1.2 Major features of GCC
This section describes some of the most important features of GCC.
First of all, GCC is a portable compiler--it runs on most platforms
available today, and can produce output for many types of processors. In
addition to the processors used in personal computers, it also supports
microcontrollers, DSPs and 64-bit CPUs.
GCC is not only a native compiler--it can also cross-compile any
program, producing executable files for a different system from the one
used by GCC itself. This allows software to be compiled for embedded
systems which are not capable of running a compiler. GCC is written in
C with a strong focus on portability, and can compile itself, so it can
be adapted to new systems easily.
GCC has multiple language frontends, for parsing different
languages. Programs in each language can be compiled, or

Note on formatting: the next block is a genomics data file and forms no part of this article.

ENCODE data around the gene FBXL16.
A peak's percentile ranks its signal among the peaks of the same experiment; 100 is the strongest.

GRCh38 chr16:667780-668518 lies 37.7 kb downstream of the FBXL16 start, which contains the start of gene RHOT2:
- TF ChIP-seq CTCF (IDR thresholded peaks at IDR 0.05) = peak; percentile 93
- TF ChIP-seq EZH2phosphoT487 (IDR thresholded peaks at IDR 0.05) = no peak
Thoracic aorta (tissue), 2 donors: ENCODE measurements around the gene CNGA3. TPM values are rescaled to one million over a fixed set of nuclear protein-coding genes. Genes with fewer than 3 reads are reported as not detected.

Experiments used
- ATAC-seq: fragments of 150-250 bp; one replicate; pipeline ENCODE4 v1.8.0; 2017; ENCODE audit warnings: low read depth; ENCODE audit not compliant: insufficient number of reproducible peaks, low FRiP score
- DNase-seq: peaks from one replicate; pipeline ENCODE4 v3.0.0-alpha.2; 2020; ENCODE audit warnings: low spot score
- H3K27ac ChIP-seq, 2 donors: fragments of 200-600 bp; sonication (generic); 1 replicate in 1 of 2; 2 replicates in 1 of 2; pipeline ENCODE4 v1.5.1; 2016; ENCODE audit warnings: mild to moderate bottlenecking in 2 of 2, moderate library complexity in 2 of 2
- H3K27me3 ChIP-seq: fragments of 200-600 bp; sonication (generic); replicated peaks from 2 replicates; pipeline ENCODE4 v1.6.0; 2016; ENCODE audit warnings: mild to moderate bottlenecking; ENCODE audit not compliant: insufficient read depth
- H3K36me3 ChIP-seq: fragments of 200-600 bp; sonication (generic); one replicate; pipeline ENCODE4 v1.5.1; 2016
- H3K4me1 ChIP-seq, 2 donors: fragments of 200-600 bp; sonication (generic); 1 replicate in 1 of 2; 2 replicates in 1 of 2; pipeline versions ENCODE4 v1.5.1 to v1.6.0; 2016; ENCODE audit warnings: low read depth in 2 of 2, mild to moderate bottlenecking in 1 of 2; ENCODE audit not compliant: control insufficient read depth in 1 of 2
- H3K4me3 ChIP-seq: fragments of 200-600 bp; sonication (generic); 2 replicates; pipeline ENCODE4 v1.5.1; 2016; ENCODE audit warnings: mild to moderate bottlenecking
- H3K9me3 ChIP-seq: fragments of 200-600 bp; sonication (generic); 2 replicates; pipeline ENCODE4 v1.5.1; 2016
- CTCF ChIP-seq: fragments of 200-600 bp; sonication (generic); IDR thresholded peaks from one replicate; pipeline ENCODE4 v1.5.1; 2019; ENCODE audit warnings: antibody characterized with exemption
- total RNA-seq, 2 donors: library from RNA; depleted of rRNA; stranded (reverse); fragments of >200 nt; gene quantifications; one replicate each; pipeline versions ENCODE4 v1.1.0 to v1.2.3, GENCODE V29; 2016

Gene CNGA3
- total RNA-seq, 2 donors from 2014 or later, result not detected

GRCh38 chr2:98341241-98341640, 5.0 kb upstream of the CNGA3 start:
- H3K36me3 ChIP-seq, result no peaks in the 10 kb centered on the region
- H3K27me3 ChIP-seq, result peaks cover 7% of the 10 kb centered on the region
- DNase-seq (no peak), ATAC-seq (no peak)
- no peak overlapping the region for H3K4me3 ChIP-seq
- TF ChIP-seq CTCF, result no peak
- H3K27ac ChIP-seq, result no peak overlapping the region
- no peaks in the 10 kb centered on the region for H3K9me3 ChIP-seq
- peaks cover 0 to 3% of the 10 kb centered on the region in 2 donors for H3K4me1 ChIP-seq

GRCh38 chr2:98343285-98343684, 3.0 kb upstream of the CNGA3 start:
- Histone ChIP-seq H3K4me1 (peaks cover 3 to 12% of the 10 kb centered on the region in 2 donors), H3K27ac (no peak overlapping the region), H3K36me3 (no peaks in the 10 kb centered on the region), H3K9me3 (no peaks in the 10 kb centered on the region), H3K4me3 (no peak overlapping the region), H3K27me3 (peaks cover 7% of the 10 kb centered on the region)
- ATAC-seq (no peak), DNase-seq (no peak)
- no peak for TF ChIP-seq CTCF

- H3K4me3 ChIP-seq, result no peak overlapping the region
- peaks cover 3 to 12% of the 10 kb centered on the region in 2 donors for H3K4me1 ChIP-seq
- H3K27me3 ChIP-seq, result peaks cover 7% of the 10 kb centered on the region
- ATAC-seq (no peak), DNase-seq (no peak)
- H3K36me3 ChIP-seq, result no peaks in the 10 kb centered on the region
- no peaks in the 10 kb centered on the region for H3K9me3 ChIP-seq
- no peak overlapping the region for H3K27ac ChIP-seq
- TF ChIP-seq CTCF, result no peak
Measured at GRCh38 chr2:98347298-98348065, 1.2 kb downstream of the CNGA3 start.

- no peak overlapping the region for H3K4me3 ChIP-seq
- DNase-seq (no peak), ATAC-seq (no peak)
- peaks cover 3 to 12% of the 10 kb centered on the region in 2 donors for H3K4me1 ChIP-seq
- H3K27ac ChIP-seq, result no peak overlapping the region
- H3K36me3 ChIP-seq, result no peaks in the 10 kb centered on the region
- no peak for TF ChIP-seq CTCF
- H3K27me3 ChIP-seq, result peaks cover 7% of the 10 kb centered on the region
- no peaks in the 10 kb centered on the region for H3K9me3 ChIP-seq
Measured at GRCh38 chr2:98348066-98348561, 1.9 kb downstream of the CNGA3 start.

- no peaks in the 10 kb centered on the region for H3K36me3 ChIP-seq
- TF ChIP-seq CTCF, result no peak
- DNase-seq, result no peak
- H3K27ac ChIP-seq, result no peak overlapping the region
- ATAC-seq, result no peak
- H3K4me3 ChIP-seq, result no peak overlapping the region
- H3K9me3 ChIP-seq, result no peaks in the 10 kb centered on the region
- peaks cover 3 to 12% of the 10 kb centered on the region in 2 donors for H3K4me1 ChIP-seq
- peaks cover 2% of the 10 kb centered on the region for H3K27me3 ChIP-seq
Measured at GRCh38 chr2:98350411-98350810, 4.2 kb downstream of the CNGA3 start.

cross-compiled, for any architecture. For example, an ADA program can be
compiled for a microcontroller, or a C program for a supercomputer.
GCC has a modular design, allowing support for new languages and
architectures to be added. Adding a new language front-end to GCC
enables the use of that language on any architecture, provided that the
necessary run-time facilities (such as libraries) are available.
Similarly, adding support for a new architecture makes it available to
Finally, and most importantly, GCC is free software, distributed under the
GNU General Public License (GNU GPL).(1) This means you have
the freedom to use and to modify GCC, as with all GNU software. If you
need support for a new type of CPU, a new language, or a new feature you
can add it yourself, or hire someone to enhance GCC for you. You can
hire someone to fix a bug if it is important for your work.
Furthermore, you have the freedom to share any enhancements you make to
GCC. As a result of this freedom you can also make use of enhancements
to GCC developed by others. The many features offered by GCC today show
how this freedom to cooperate works to benefit you, and everyone else
who uses GCC.